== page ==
In seventh grade, we read "The Diary of a Young Girl" by Anne Frank. Our teacher was gone for a couple days after we finished the book, so we had a substitute teacher tasked with rolling out the TV cart to play a film version of the story. My middle school was shaped like a giant “8” with the two middle portions containing courtyards. The classrooms all had windows that looked out into these courtyards, which housed some trees, shrubs, and for some reason, waterfowl. The substitute was obviously tired of watching the same depressing film hour after hour. Just as the family’s secret annex hiding place was about to be discovered, the sub pointed out that a goose in the courtyard was standing on a snowbank watching the film with us. The goose witnessed the SS take the Frank and Van Pels families into custody, and the entire class watched the goose.
This is one of my only memories of seventh grade. Looking back, I was obviously dealing with depression (I was jealous of Anne Frank for two reasons: She was a writer and she got to sleep all day). I remember feeling uncomfortable all the time. I hated my body and I hated how shy I was and I hated how the shifting tides of popularity were so unpredictable and never seemed to find me favorable. I was never bullied: just ignored. There’s a cringe-comedy series on Hulu called "PEN15" that chronicles two best friends in the year 2000 as they navigate middle school. It’s so true to life as I remember it: gel pens and butterfly clips and pale pink corduroy pants and the cruelty of being somewhere between childhood and adulthood. Sometimes I have to hide behind my hands when I watch it.
Last week I had my first experience as a substitute teacher for a seventh grade class. I have a lot of teachers in my family and while I am passionate about education, I’m more comfortable with public speaking as an entertainer than an instructor. The students were great. They did their work -- or were at least quiet about it if they were just pretending to work. And despite the changes in middle school since I was last a student -- each student has a laptop, everyone wore their face masks with no fuss, the curriculum is heavily app-based -- it was exactly like the seventh grade I remember.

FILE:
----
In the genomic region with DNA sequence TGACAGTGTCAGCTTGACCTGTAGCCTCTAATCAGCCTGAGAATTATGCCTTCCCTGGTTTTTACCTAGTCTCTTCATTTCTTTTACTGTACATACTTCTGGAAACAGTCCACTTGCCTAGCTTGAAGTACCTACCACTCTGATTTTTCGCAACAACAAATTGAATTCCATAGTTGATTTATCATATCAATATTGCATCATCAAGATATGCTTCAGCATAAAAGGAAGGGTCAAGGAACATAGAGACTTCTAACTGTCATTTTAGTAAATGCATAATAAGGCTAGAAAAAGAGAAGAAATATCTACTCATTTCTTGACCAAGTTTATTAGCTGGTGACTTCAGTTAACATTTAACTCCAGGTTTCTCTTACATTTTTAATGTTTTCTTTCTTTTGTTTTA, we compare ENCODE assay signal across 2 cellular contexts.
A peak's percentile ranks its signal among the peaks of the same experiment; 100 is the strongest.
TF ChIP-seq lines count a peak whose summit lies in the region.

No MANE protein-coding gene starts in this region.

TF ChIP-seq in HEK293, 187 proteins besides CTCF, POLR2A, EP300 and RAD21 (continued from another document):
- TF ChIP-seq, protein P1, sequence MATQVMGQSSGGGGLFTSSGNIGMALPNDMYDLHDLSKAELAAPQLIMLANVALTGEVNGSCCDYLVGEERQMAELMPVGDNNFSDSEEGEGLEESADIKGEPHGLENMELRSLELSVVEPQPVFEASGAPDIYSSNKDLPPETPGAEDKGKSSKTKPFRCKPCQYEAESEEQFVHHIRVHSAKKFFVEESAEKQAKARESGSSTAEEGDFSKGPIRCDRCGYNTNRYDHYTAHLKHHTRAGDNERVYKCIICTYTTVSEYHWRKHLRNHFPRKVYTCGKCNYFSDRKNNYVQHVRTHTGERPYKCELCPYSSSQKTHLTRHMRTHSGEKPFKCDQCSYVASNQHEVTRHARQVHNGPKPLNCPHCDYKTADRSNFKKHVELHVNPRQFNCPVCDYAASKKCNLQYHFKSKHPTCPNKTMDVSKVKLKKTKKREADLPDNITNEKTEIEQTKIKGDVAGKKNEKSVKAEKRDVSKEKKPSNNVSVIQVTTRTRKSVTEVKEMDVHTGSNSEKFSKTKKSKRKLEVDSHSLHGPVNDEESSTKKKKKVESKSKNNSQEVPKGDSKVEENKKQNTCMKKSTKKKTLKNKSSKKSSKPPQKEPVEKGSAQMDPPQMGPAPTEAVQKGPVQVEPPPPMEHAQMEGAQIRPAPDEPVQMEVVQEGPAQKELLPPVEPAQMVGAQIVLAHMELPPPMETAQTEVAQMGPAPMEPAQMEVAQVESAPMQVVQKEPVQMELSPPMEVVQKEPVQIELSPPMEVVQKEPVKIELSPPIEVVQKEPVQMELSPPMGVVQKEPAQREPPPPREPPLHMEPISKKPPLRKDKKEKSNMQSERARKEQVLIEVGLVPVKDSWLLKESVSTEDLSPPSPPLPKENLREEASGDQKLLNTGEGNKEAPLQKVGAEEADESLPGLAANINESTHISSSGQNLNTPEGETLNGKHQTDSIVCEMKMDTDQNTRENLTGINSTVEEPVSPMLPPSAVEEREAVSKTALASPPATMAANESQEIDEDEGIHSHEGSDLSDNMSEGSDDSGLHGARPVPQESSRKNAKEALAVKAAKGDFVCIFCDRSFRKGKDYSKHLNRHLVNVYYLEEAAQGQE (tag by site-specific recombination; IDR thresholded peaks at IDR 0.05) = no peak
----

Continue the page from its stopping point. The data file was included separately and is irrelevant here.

It’s just as easy to see the hierarchy, the cool kids and the outcasts. The general sense of not-wanting-to-be-there is still heavy in the air (so is the smell of chicken nuggets). No one made eye contact with me. It was as if I was right back at Erik Ramstad. This time I did not have braces.
I remember adults telling me that it was just a phase. After all, puberty and maturity were inevitable. Some girls prefer Barbies to boyfriends, but eventually none of that matters -- we will all have to pay taxes and car insurance in the end. They weren’t wrong. But this year it seems like we’re all back in middle school or stuck in the annex, waiting for something to happen and expecting that thing to be bad.
Politically, we’re only allowed to sit at certain lunch tables. Economically, I’ll never be able to afford whatever metaphorical cool-sneakers are in fashion. There’s a sense that somewhere, an adult knows something you don’t and they won’t tell you what it is. The pandemic is a school dance, and some kids are slow-dancing and some kids are playing basketball and some are hiding in the computer lab playing Oregon Trail and you should try to join in somewhere, but it’s very overwhelming and you wish your mom would come and pick you up already.
Generally, I don’t mind gray areas because absolutes can be very restricting, but living in the liminal with no sense of direction, or end in sight, can be very exhausting. Even Anne, a 13-year-old, was able to admit, “I had an occasional flash of understanding, but then got selfishly wrapped up again in my own problems and pleasures.” However long this phase lasts, I hope we get by without having to look back with a sense of shame. Somewhere, a goose may be watching.
Kayla Schmidt is a freelance writer and creative collaborator with The Good Kids. She's a North Dakota boomerang: originally from Minot, she took a detour to study in England before settling in Bismarck.
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